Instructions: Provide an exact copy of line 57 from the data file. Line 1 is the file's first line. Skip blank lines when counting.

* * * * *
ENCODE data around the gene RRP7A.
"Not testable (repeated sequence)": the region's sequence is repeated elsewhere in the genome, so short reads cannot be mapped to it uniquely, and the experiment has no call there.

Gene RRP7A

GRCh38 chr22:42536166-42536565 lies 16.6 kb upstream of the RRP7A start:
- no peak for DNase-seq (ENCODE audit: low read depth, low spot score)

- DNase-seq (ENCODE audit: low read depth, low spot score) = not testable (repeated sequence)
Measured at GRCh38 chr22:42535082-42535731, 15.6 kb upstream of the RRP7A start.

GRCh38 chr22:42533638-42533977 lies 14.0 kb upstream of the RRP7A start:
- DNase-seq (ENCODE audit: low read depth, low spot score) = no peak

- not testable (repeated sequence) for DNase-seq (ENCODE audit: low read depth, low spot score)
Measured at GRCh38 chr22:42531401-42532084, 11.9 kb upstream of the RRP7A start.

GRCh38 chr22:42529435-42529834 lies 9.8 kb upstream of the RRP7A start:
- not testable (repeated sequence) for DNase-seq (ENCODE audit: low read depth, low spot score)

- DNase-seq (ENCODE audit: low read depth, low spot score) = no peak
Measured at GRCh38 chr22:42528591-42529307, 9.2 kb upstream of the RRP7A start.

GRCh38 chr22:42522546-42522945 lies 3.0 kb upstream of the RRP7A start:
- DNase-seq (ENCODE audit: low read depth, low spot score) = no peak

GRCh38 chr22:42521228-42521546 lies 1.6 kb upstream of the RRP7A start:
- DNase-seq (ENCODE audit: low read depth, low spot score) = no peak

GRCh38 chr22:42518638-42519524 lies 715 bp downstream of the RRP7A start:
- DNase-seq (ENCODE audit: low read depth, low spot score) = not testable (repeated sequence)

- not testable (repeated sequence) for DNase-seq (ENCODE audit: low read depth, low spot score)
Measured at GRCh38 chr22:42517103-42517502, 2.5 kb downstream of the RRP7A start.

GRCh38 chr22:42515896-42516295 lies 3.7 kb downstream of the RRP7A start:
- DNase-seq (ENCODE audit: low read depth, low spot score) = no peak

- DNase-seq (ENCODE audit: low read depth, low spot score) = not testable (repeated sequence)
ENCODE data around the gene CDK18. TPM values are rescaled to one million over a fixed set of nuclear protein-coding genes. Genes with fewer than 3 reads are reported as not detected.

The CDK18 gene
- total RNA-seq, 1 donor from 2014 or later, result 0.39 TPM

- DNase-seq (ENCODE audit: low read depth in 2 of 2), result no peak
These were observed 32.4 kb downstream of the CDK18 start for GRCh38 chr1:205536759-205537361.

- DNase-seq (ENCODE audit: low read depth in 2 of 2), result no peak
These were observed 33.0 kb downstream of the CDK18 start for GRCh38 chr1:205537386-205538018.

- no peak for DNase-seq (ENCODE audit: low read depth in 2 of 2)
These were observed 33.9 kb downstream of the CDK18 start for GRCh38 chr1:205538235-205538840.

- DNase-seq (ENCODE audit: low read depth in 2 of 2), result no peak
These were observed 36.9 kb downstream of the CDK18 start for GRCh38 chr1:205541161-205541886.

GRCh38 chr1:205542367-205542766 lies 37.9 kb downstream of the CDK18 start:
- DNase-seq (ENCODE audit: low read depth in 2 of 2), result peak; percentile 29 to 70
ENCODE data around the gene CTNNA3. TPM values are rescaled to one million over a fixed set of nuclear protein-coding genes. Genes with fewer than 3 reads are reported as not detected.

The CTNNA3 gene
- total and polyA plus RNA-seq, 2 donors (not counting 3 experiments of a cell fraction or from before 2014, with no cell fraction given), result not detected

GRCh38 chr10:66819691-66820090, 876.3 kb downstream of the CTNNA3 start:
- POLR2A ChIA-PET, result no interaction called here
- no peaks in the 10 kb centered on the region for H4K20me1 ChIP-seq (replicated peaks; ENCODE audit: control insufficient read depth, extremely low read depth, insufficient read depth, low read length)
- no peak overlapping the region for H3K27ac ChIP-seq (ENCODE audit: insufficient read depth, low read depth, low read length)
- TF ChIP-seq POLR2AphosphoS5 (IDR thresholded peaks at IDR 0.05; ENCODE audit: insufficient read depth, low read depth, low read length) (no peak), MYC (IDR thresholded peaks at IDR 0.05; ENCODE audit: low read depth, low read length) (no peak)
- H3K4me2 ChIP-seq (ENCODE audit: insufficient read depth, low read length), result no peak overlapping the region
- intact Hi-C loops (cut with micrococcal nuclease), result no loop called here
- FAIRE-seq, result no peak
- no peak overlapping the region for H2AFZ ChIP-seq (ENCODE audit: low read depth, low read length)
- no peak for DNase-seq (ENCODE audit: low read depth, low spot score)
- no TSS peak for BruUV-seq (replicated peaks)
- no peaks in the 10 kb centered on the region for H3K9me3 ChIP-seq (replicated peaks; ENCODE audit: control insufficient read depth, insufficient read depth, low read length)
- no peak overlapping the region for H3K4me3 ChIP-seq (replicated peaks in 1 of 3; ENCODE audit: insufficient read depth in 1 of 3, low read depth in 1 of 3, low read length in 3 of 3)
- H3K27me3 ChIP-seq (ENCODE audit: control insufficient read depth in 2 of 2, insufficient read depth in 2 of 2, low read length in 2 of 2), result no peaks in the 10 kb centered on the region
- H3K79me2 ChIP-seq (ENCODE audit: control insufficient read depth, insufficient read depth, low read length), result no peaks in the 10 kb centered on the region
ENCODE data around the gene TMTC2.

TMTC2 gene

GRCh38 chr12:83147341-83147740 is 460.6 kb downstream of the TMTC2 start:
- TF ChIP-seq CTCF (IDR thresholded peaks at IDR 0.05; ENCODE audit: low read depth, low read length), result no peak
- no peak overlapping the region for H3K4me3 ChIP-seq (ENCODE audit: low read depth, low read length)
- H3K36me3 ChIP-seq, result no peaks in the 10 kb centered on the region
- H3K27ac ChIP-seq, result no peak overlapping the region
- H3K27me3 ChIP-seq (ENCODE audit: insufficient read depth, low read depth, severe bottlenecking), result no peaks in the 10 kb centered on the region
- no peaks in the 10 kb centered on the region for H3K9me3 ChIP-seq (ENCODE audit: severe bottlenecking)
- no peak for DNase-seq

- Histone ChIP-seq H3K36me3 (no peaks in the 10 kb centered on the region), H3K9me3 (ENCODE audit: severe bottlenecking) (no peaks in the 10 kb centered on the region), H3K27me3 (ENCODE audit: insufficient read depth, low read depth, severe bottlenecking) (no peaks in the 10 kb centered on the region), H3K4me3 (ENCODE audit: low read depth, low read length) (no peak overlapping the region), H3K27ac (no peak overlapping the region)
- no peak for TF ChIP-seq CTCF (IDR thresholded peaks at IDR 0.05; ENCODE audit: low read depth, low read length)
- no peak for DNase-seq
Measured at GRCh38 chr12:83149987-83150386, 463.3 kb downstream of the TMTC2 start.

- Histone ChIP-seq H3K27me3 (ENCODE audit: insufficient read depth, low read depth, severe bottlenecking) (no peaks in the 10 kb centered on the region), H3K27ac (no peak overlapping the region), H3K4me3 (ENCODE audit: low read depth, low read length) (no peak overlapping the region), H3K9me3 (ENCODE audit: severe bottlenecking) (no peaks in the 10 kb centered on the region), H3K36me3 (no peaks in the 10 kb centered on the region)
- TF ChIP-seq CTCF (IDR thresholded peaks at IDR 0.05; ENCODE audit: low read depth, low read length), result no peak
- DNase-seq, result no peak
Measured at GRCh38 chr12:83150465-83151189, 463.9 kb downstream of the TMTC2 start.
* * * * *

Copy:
- H3K79me2 ChIP-seq (ENCODE audit: control insufficient read depth, insufficient read depth, low read length), result no peaks in the 10 kb centered on the region